For more details on using HyperKZG / Zeromorph, please see the test test_ivc_nontrivial_with_compression. The HyperKZG instantiation requires a universal trusted setup (the so-called "powers of tau"). In the setup method in src/provider/, one can load group elements produced in an existing KZG trusted setup (that was created for other proof systems based on univariate polynomials such as Plonk or variants), but the library does not currently do so (please see this issue).

We also implement a SNARK, based on Spartan, to compress IVC proofs produced by Nova. There are two variants, one that does not use any preprocessing and another that uses preprocessing of circuits to ensure that the verifier's run time does not depend on the size of the step circuit.


This library features an implementation of Zeromorph, exclusively available here until the related changes are integrated with the official Nova repository via pull request #301.

Additionally, we've enhanced Nova to support Supernova, offering a variant that is currently unique to this repository. This advanced capability will remain exclusive here until pull request #283 is merged into the official Nova codebase.

Our implementation of HyperKZG incorporates notable performance enhancements inspired by Shplonk (BDFG20), as detailed in this paper. These improvements are specifically designed to enhance efficiency and speed.

Supported front-ends

A front-end is a tool to take a high-level program and turn it into an intermediate representation (e.g., a circuit) that can be used to prove executions of the program on concrete inputs. There are three supported ways to write high-level programs in a form that can be proven with Nova.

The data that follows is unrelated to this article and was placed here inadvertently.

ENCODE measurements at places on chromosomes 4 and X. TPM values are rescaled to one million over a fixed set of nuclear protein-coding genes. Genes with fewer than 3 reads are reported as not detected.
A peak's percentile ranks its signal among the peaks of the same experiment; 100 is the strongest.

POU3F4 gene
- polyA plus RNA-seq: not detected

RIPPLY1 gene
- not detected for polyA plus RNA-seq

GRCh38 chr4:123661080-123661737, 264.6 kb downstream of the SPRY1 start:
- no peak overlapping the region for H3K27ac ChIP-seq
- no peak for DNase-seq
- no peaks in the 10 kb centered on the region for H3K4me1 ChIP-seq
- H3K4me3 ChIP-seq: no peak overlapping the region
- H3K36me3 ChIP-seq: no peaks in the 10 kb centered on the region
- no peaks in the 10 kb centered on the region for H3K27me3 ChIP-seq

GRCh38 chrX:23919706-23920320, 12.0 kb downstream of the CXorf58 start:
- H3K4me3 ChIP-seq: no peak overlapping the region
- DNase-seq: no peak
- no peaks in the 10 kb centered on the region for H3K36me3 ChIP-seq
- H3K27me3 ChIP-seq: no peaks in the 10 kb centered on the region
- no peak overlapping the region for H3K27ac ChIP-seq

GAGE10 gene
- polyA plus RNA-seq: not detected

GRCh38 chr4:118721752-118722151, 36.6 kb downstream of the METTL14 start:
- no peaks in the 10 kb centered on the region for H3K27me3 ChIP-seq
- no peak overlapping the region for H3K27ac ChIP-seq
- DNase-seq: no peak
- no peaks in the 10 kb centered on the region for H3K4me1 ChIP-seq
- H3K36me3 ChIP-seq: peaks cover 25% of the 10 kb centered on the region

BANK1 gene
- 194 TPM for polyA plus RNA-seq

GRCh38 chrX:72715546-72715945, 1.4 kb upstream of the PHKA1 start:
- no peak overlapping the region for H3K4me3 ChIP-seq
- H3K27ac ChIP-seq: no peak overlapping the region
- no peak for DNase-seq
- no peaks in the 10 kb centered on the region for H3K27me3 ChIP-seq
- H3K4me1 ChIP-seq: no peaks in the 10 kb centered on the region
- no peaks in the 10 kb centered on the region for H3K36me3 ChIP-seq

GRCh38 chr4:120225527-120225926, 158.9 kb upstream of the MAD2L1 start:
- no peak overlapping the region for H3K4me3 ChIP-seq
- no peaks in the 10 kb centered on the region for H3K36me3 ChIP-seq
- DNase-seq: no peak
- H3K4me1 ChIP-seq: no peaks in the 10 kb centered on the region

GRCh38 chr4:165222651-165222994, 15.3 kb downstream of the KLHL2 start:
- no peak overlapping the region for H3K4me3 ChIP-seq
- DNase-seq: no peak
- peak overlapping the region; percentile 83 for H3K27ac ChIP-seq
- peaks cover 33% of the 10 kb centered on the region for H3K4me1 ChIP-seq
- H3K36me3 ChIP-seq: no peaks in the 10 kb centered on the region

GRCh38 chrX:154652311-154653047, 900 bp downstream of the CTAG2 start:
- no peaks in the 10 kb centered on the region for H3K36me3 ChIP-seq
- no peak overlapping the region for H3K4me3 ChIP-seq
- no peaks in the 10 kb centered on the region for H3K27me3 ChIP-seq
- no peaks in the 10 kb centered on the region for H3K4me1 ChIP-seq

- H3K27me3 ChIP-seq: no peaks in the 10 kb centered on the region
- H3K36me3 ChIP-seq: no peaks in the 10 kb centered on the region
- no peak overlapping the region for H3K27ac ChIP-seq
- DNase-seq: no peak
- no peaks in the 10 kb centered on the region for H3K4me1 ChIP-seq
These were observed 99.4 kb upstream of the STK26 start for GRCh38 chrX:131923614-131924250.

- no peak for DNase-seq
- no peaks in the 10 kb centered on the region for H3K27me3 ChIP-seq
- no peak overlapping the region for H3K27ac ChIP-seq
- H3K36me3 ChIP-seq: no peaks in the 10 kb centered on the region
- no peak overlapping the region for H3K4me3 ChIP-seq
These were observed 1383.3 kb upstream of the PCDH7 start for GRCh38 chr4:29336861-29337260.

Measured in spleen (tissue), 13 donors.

1. bellpepper: The native APIs of Nova accept circuits expressed with bellpepper, a Rust toolkit to express circuits. See or for examples.

  2. Circom: A DSL and a compiler to transform high-level program expressed in its language into a circuit. There exist middleware to turn output of circom into a form suitable for proving with Nova. See Nova Scotia and Circom Scotia. In the future, we will add examples in the Nova repository to use these tools with Nova.

  3. Lurk: A Lisp dialect and a universal circuit to execute programs expressed in Lurk. The universal circuit can be proven with Nova.

In the future, we plan to support Noir, a Rust-like DSL and a compiler to transform those programs into an IR. See this GitHub issue for details.

Tests and examples

By default, we enable the asm feature of an underlying library (which boosts performance by up to 50%). If the library fails to build or run, one can pass --no-default-features to cargo commands noted below.

To run tests (we recommend the release mode to drastically shorten run times):

cargo test --release

To run an example:

cargo run --release --example minroot

Specs and Documentation


The following paper, which appeared at CRYPTO 2022, provides details of the Nova proof system and a proof of security:

Nova: Recursive Zero-Knowledge Arguments from Folding Schemes
Abhiram Kothapalli, Srinath Setty, and Ioanna Tzialla

For efficiency, our implementation of the Nova proof system is instantiated over a cycle of elliptic curves. The following paper specifies that instantiation and provides a proof of security:

Revisiting the Nova Proof System on a Cycle of Curves
Wilson Nguyen, Dan Boneh, and Srinath Setty
IACR ePrint 2023/969

This repository implements Supernova, published in : SuperNova: Proving universal machine executions without universal circuits
Abhiram Kothapalli, and Srinath Setty IACR ePrint 2022/1758


See the contributors list here